An official website of the United States government
Here's how you know
A .mil website belongs to an official U.S. Department of Defense organization in the United States.
A lock (lock ) or https:// means you’ve safely connected to the .mil website. Share sensitive information only on official, secure websites.

History in Two: Project MERCURY

  • Published
  • By Jack Waid
  • Air Force Materiel Command History Office

Project MERCURY was established in October 1958 with the following objectives:Astronaut participating in Harvard Step Test

  • Place a manned spacecraft in orbital flight around the earth.
  • Investigate man’s performance capabilities and his ability to function in the environment of space.
  • Recover the man and the spacecraft safely.

On  April 6, 1959, officials announced that seven pilots form the U.S. Armed Services were chosen for Project MERCURY, a program to train the first U.S. space pilots. 

After surviving extended physical, psychological and medical testing that reduced the number of astronaut candidates from several hundred to 32, seven men were chosen as America's first space  pilots. 

The MERCURY SevenOf those selected were two Air Force pilots from Air Research and Development Command (ARDC) (an antecedent of AFMC) organizations.  Capt. Leroy “Gordie” Cooper, Jr., was assigned project engineer for the F-102A and F-106B at Edwards AFB, CA and Capt. Virgil “Gus” Grissom was a test pilot at Wright-Patterson AFB, OH.  The other five pilots were: Lt. Cmdr. Walter M. Schirra, Jr., USN; Lt. Col. John H. Glenn, Jr., USMC; Lt. Cmdr. Alan B. Shepard, Jr., USN; Lt. Malcom S. Carpenter, USN; and, Capt. Donald K. Slayton, USAF.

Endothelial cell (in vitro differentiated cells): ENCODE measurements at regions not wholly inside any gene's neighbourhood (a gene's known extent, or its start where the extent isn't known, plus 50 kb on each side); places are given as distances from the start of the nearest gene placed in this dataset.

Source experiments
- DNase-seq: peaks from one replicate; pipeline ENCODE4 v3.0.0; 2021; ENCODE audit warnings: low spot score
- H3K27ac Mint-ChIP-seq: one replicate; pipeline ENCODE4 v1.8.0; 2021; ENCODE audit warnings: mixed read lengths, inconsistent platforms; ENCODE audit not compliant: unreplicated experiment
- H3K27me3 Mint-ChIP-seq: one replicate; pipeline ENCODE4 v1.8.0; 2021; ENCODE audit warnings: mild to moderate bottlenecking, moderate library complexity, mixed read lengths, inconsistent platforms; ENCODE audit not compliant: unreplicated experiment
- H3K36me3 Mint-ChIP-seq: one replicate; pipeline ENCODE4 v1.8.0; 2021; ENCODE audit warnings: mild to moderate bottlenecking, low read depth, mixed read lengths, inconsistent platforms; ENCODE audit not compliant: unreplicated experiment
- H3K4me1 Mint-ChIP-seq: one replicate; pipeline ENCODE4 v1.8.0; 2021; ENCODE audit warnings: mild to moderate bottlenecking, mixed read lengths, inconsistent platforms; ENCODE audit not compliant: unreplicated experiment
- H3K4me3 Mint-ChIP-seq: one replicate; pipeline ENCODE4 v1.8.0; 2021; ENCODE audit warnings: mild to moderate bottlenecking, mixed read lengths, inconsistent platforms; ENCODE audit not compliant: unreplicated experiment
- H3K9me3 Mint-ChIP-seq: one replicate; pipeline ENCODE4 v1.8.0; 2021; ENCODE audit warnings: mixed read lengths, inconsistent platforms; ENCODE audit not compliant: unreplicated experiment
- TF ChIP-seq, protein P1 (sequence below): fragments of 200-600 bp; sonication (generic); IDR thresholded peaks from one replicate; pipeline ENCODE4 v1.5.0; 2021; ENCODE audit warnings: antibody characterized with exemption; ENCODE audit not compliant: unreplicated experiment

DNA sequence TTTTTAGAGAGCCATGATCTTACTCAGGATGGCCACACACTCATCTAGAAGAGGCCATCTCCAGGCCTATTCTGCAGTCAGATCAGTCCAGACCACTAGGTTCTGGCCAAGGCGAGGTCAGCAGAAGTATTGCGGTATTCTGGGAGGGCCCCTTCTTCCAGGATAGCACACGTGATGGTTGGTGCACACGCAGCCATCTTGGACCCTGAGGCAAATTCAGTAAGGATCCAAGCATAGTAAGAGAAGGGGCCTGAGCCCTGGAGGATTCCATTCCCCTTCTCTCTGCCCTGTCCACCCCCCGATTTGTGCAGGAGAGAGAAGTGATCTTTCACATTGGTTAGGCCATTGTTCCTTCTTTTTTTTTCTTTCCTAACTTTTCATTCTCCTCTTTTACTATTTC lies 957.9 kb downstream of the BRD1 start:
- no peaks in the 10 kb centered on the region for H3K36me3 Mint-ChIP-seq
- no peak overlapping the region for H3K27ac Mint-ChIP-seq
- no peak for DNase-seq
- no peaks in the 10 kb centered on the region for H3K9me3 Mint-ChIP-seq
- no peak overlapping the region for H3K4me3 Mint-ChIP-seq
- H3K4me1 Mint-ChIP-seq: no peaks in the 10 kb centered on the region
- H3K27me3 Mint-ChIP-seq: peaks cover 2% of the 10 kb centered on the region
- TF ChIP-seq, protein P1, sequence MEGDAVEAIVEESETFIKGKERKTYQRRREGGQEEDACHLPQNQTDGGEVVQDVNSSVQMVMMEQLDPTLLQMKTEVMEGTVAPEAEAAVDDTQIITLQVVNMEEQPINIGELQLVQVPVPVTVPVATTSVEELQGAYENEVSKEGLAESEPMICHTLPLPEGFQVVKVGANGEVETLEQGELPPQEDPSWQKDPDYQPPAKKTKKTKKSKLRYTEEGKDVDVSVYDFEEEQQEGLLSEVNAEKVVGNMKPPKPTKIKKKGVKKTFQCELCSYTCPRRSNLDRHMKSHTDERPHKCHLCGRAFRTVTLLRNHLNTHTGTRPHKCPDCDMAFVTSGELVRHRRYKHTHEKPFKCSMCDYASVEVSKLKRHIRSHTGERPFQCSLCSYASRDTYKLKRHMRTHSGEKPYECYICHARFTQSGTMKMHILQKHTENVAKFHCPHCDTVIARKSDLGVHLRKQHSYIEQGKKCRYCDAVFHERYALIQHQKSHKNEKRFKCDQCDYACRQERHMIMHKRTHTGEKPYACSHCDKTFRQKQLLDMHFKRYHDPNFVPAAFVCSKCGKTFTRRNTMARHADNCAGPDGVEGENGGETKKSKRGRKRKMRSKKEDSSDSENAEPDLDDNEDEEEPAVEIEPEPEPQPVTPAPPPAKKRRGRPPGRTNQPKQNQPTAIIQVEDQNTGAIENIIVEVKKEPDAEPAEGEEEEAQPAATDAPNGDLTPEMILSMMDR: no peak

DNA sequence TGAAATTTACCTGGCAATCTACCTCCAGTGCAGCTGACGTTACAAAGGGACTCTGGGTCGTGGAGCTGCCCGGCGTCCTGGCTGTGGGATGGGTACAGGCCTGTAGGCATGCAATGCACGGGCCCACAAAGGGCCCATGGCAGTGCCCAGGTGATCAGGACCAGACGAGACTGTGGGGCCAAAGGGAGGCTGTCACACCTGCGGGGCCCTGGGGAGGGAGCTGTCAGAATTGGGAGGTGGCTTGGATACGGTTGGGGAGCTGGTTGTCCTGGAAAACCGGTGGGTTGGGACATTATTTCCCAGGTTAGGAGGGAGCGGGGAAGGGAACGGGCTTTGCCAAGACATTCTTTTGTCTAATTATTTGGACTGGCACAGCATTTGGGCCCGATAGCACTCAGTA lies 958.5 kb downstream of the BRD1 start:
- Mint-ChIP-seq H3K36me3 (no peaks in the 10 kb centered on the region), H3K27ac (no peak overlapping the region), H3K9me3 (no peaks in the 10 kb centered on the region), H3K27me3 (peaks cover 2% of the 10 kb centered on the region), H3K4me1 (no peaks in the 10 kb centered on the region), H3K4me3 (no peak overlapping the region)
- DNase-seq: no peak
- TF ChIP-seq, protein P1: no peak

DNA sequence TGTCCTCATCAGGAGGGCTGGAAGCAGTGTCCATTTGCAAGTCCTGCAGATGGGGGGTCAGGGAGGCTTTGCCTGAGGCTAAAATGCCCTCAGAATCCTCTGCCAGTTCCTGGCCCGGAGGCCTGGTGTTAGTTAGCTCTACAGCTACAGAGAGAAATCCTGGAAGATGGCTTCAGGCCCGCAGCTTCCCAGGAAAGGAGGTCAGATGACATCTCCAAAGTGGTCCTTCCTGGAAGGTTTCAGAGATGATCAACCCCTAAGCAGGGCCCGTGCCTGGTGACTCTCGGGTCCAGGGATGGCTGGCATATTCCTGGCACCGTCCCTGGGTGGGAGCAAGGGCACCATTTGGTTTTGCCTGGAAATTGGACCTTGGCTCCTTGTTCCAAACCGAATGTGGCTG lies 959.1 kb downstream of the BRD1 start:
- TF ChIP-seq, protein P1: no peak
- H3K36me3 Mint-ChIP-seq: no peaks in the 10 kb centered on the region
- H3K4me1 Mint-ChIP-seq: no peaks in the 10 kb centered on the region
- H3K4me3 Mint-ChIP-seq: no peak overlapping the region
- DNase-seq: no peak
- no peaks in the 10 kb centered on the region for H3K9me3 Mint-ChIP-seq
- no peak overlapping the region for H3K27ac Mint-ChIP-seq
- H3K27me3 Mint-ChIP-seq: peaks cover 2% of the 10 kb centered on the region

The life of Project MERCURY was a little less than five years, from the time of its official start date to the completion of a 34-hour orbital mission around the earth accomplished by Astronaut “Gordie” Cooper.  During this period, much was learned about man’s capabilities in the environment of space.  Each of the mission’s seven full-scale flights pushed our understanding of human and technological potential.  President John F. Kennedy summed up the philosophy behind Project MERCURY when he said, “We set sail on the new sea because there is new knowledge to be gained and new rights to be won and they must be won and used for the progress of all people.”

Additionally:  Gus Grissom served with the 334th Fighter Squadron during the Korean War, where he flew over 100 missions and received the Distinguished Flying CrossAstronaut "Gus" Grissom with Liberty Bell 7 and the Air Medal.  Once he returned home to the US, he was sent to Wright-Patterson in OH, and then to the famous Edwards AFB in CA.  It was there he received his letter to   apply for the new MERCURY Program.  Grissom later flew the Mercury Liberty Bell 7 mission.  The spacecraft was destroyed during the post landing recovery period after premature actuation of the explosive exit-hatch release mechanism.  The capsule sank in 15,000 feet of water shortly after splashdown, but without fatalities.  Later, however, Grissom, along with Ed White and Roger Chaffee would die in America’s first space tragedy in 1967 when a flash fire swept through their capsule during a training exercise for the first Apollo mission, killing them in mere seconds.          

Printable document: Project MERCURY